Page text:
National Radio Astronomy Observatory
Ordinarily, one might expect a reference to the “140-foot telescope” would contain insufficient information to pinpoint a specific instrument.
In reality, this is not the case.
There is only one historically important 140-foot radio telescope in existence.
Its history is unique. The 140-foot Green Bank National Radio Astronomy Observatory (NRAO) radio telescope was the pioneer astrochemistry instrument.
Oddly, I worked 23 years for NRAO and I often traveled to Green Bank during that time, yet I had never seen the famous telescope before this year!
This year, NRAO sent retired employees (I am one) invitations to the 50th anniversary celebration of the 140-foot scope, located in Pocahontas County, West Virginia.
It was an opportunity I would not miss – to see familiar faces I’d not seen in years, to enjoy a drive through one of the most beautiful states in the country, and to see what I’d missed all these years. The trip would seem much like a family reunion.
The One That Got Away
Following two background talks, NRAO bussed us to the site. There we enjoyed a small lunch and toured the telescope. I particularly enjoyed two or three stories the old-timers told. One was a woman who told us her husband had worked at NRAO. He’d been on the 300-foot telescope in 1988, just 5 hours before the whole structure fell to the ground – a narrow escape, indeed!
One retired mechanic told me his assignment for 33 years had been to maintain the 140-foot telescope with all its pumps and mechanical apparatus. Like a proud parent, he said he was able to diagnose the device based on the noises the machinery made. He then pointed to a hearing aid and said that was how he had lost some of his hearing.
My NRAO Story
I discussed how I was asked if I could produce a helium tank electroform. An electroform such as NRAO produces is a heavy metal plate grown from an electroplating bath atop an expendable aluminum mandrel (something like a photographic negative). The mandrel is then dissolved away, leaving the positive electroform. This particular electroform would have to be done perfectly; it could not be patched.
Even though I’d never attempted making such a device before, I answered in the affirmative.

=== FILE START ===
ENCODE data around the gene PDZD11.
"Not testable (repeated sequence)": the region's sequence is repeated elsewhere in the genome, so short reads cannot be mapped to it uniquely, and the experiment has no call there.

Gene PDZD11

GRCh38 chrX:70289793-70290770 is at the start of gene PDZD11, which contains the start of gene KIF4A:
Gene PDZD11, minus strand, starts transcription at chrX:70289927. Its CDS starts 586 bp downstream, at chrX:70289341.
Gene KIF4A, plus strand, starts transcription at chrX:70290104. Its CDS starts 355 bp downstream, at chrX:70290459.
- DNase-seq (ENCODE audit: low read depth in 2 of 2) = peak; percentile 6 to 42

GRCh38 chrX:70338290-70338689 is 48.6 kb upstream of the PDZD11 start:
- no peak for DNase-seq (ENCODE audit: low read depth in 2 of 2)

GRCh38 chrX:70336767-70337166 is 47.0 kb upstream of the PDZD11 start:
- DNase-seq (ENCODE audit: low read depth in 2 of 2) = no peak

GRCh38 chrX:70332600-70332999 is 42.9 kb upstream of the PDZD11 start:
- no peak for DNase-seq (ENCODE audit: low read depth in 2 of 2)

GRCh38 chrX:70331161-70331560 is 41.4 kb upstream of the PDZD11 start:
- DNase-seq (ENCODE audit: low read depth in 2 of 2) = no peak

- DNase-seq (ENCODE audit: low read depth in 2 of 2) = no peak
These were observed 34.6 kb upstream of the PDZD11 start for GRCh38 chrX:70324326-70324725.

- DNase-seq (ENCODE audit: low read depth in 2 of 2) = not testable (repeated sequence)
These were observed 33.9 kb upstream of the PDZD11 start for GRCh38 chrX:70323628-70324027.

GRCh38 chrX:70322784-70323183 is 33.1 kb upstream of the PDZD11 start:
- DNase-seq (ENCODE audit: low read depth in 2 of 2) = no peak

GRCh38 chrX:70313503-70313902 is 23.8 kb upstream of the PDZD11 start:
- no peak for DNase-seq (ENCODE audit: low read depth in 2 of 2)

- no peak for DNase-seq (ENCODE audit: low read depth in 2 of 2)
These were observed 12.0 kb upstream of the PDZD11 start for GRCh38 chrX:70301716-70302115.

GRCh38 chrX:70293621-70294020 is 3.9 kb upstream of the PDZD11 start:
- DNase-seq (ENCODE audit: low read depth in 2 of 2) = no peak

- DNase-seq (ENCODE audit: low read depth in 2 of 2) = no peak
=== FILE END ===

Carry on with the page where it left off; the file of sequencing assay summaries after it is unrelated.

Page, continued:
Surprisingly, I did accomplish the task. However, the electroform possessed two defects. Amazingly, almost unbelievably, the tank was still usable – because the defects were located in the two spots where we needed to drill holes.
But this device is not one of the pieces I developed that was put to use in connection with the 140-foot telescope. There were many, many jobs I was involved with in my 23 years at the NRAO that were put to use in a host of telescopes and other equipment. Some of those, I feel sure, were put into use on this history-making instrument. Which ones were they? I suppose I’ll never know.
Historic Telescope Tour: The End Draws Near
After the luncheon, but before once again boarding our buses, someone took a group photograph of those attending.
After our return, we viewed two video presentations related to the construction of the 140-foot. One of those videos is available on YouTube (Check the ‘Resources’ section of this article for this video) The other is not.
However, there are a third and a fourth video – my videos! They are short, but give a current look of the size and perspective of the historical telescope that gave rise to the scientific study we know as the field of astrochemistry.
The event was over, the time to return home had arrived. My son and I returned to our car and prepared for the 2 hour 22 minute ride home. Would the growing clouds turn to rain before we arrived? More pressingly, how did we feel? Was the occasion worth the trip? Even my son agreed, indeed it was.
It was not exciting, as a trip to a theme park might be. Rather, it was satisfying, not just from the perspective of seeing the telescope, but also in enjoying some time together, seeing the beauties of nature, and in considering the better side of Society and of Man.
Decoding Science. One article at a time.